Introduction

Methane has been increasing in the atmosphere for about two centuries, resulting in current concentrations that are more than twice the natural levels. Because of these trends, methane is considered to be a potentially important contributor to global warming and other man-made environmental changes that may occur in the future. As a greenhouse gas, every gram of methane released to the atmosphere is about 20 to 60 times as effective as a gram of C02, when considered over periods of 20 to 50 years. Moreover, methane has other critical roles in atmospheric chemistry that are also affected by its trends. It exercises a strong influence on the abundance of hydroxyl radicals (OH). These radicals in turn are responsible for removing many man-made and natural gases from the atmosphere. Increasing levels of methane can lead to a lowering of OH levels, that could in turn lead to increases of other gases that may be undesirable. Methane has a complex role in stratospheric chemistry where it is a source of water vapor that tends to deplete the ozone layer but, on the other hand, methane can scavenge chlorine atoms thus protecting the ozone layer from destructive effects of man-made chlorofluorocarbons. In this role high levels of methane are considered desirable. Methane is, therefore, integrally involved in the stability of Earth's environment and, as such, is regarded as one of the important trace gases that are significantly affected by human activities.

We will start by examining the observational data consisting of global distributions and trends. The atmospheric observations are the foundation for most of our current knowledge of the global cycle of methane and our interest in its possible environmental effects. Next we will see how these observations are explained in terms of the processes that produce and destroy methane. Based on the understand-

Handbook of Weather, Climate, and Water: Atmospheric Chemistry, Hydrology, and Societal Impacts, Edited by Thomas D. Potter and Bradley R. Colman. ISBN 0-471 -21489-2 © 2003 John Wiley & Sons, Inc.

Concentration CH, (ppbv)

Concentration CH, (ppbv)

Concentration CH4 (ppbv)

1000 1200 1400 1600 1800 2000 1795 1835 1875 1915 1955 1995

Year Yea-

Figure 1 Concentrations of methane (a) over the last 1000 years and (b) over the last 200 years. Data of Etheridge et al. (1992) (•) and Rasmussen and Khalil (1984) (+) are from ice core samples. Data of Khalil and Rasmussen (o) are global averages from weekly flask samples collected at various latitudes. Trends of methane concentrations (c) during the last 1000 years and (d) over the last 200 years are calculated from the data shown in (a) and (b). Rapid increases in methane started only about 200 years ago. These are linear regression estimates of trends over various (nonoverlapping) periods of time between about a.d. 0 and the present. For data between 1840 and 1940, trends were calculated over 20-year periods; for 1940-1980, over 10-year periods; and for 1980-1992 over 2-year periods. The calculated trends were placed at the middle of the time span in each calculation. The earlier data are more sparse. Trends for the period between a.d. 0 and 1800 were calculated for every 10 data points, and the trends are placed at the average time spanned by the 10 data points.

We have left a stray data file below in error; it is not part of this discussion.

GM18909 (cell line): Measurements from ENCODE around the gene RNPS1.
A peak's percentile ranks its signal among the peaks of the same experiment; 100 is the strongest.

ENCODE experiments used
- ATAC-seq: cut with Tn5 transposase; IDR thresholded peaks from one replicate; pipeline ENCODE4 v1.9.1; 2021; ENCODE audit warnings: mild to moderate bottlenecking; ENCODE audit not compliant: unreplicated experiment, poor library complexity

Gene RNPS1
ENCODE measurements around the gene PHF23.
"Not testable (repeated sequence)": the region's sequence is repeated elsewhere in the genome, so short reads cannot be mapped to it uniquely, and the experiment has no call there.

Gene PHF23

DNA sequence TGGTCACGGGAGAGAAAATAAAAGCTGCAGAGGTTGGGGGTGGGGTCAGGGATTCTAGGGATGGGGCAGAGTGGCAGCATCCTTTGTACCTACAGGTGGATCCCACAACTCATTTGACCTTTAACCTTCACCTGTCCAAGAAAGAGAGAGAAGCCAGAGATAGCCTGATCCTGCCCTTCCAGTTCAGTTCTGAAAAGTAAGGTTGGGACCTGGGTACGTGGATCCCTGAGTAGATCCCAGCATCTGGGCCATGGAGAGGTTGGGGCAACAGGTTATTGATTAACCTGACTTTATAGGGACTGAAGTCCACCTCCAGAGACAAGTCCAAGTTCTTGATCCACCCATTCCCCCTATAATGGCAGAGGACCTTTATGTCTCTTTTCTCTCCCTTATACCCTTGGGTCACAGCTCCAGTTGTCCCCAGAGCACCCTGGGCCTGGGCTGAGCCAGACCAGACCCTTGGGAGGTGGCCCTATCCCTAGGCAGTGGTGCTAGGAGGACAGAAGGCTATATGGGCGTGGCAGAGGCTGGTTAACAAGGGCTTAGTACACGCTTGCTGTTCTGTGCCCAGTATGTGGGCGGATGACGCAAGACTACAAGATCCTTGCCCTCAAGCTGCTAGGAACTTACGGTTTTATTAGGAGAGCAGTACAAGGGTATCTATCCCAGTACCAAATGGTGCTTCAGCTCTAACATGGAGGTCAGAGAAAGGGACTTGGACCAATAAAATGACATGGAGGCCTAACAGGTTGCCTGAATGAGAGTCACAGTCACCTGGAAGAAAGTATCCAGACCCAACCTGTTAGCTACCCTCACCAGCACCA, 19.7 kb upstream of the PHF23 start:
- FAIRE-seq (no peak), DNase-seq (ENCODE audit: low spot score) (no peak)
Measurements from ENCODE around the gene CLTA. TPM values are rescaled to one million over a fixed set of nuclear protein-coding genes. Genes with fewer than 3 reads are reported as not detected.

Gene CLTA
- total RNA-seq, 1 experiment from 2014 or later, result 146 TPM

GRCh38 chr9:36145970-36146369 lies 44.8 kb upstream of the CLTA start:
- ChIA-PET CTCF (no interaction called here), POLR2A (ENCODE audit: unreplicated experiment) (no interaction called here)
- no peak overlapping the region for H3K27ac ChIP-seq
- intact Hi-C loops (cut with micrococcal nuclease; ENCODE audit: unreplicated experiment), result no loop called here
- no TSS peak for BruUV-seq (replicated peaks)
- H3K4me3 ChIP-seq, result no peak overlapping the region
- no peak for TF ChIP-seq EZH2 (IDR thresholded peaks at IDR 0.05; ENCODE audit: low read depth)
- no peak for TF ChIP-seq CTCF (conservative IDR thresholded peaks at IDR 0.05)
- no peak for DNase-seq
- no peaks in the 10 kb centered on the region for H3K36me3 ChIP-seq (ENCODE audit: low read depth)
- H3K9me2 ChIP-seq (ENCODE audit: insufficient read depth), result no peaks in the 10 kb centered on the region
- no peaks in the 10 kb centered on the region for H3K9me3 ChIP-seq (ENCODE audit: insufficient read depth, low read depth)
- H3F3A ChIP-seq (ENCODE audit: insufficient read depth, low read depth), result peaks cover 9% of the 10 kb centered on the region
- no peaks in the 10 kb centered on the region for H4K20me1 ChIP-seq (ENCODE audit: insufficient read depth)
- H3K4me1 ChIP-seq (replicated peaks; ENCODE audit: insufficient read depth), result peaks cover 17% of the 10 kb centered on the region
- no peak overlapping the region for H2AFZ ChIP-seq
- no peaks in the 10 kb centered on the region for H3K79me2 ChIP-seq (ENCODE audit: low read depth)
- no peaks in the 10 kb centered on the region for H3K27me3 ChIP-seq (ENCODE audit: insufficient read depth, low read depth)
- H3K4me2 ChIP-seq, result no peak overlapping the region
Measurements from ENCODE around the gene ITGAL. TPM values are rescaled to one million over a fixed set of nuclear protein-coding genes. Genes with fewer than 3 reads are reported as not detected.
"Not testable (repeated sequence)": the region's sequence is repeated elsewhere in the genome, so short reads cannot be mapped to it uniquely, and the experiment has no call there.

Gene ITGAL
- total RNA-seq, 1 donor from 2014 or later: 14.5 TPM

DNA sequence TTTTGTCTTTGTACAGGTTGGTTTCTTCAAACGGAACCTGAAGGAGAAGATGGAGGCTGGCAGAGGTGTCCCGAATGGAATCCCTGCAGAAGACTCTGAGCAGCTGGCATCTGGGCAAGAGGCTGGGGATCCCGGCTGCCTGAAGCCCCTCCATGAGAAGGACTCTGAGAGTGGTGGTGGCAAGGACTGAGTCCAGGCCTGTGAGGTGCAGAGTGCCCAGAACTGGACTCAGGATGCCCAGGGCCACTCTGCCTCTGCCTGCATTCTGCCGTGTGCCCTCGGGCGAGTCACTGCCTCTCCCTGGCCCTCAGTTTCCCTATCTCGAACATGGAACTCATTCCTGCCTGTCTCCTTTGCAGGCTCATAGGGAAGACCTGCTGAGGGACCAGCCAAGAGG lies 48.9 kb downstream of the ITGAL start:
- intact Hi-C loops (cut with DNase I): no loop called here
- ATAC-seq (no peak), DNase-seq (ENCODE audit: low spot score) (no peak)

1000 1200 1400 1600 1800 2000 1795 1835 1875 1915 1955 1995

Year Yea-

Figure 1 Concentrations of methane (a) over the last 1000 years and (b) over the last 200 years. Data of Etheridge et al. (1992) (•) and Rasmussen and Khalil (1984) (+) are from ice core samples. Data of Khalil and Rasmussen (o) are global averages from weekly flask samples collected at various latitudes. Trends of methane concentrations (c) during the last 1000 years and (d) over the last 200 years are calculated from the data shown in (a) and (b). Rapid increases in methane started only about 200 years ago. These are linear regression estimates of trends over various (nonoverlapping) periods of time between about a.d. 0 and the present. For data between 1840 and 1940, trends were calculated over 20-year periods; for 1940-1980, over 10-year periods; and for 1980-1992 over 2-year periods. The calculated trends were placed at the middle of the time span in each calculation. The earlier data are more sparse. Trends for the period between a.d. 0 and 1800 were calculated for every 10 data points, and the trends are placed at the average time spanned by the 10 data points.

ing gained by such a discussion, we can evaluate plausible expectations for future concentrations and the resulting environmental impact of methane.

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